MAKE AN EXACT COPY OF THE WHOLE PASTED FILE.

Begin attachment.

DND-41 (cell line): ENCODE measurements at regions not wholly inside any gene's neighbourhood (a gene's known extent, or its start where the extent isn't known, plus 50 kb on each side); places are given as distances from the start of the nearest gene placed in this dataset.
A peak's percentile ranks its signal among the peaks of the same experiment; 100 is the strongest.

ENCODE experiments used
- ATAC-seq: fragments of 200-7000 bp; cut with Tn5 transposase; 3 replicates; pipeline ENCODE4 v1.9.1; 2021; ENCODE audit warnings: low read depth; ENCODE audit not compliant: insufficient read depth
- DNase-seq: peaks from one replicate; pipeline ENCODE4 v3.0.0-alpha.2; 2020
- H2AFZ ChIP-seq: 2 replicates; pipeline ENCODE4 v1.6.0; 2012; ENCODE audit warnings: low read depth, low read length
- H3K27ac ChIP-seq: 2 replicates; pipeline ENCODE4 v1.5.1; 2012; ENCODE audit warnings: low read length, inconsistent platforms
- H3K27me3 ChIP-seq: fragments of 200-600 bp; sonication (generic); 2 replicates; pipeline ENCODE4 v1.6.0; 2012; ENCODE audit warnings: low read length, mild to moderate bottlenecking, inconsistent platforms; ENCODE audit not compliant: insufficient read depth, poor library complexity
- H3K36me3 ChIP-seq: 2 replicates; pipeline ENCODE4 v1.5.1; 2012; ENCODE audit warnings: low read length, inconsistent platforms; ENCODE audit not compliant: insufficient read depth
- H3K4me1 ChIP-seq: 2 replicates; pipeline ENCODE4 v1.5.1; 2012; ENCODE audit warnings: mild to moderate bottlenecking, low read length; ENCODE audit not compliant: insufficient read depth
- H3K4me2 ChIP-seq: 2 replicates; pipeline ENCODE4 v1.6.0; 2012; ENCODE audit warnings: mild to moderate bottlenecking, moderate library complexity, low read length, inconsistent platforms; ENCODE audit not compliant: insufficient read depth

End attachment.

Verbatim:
DND-41 (cell line): ENCODE measurements at regions not wholly inside any gene's neighbourhood (a gene's known extent, or its start where the extent isn't known, plus 50 kb on each side); places are given as distances from the start of the nearest gene placed in this dataset.
A peak's percentile ranks its signal among the peaks of the same experiment; 100 is the strongest.

ENCODE experiments used
- ATAC-seq: fragments of 200-7000 bp; cut with Tn5 transposase; 3 replicates; pipeline ENCODE4 v1.9.1; 2021; ENCODE audit warnings: low read depth; ENCODE audit not compliant: insufficient read depth
- DNase-seq: peaks from one replicate; pipeline ENCODE4 v3.0.0-alpha.2; 2020
- H2AFZ ChIP-seq: 2 replicates; pipeline ENCODE4 v1.6.0; 2012; ENCODE audit warnings: low read depth, low read length
- H3K27ac ChIP-seq: 2 replicates; pipeline ENCODE4 v1.5.1; 2012; ENCODE audit warnings: low read length, inconsistent platforms
- H3K27me3 ChIP-seq: fragments of 200-600 bp; sonication (generic); 2 replicates; pipeline ENCODE4 v1.6.0; 2012; ENCODE audit warnings: low read length, mild to moderate bottlenecking, inconsistent platforms; ENCODE audit not compliant: insufficient read depth, poor library complexity
- H3K36me3 ChIP-seq: 2 replicates; pipeline ENCODE4 v1.5.1; 2012; ENCODE audit warnings: low read length, inconsistent platforms; ENCODE audit not compliant: insufficient read depth
- H3K4me1 ChIP-seq: 2 replicates; pipeline ENCODE4 v1.5.1; 2012; ENCODE audit warnings: mild to moderate bottlenecking, low read length; ENCODE audit not compliant: insufficient read depth
- H3K4me2 ChIP-seq: 2 replicates; pipeline ENCODE4 v1.6.0; 2012; ENCODE audit warnings: mild to moderate bottlenecking, moderate library complexity, low read length, inconsistent platforms; ENCODE audit not compliant: insufficient read depth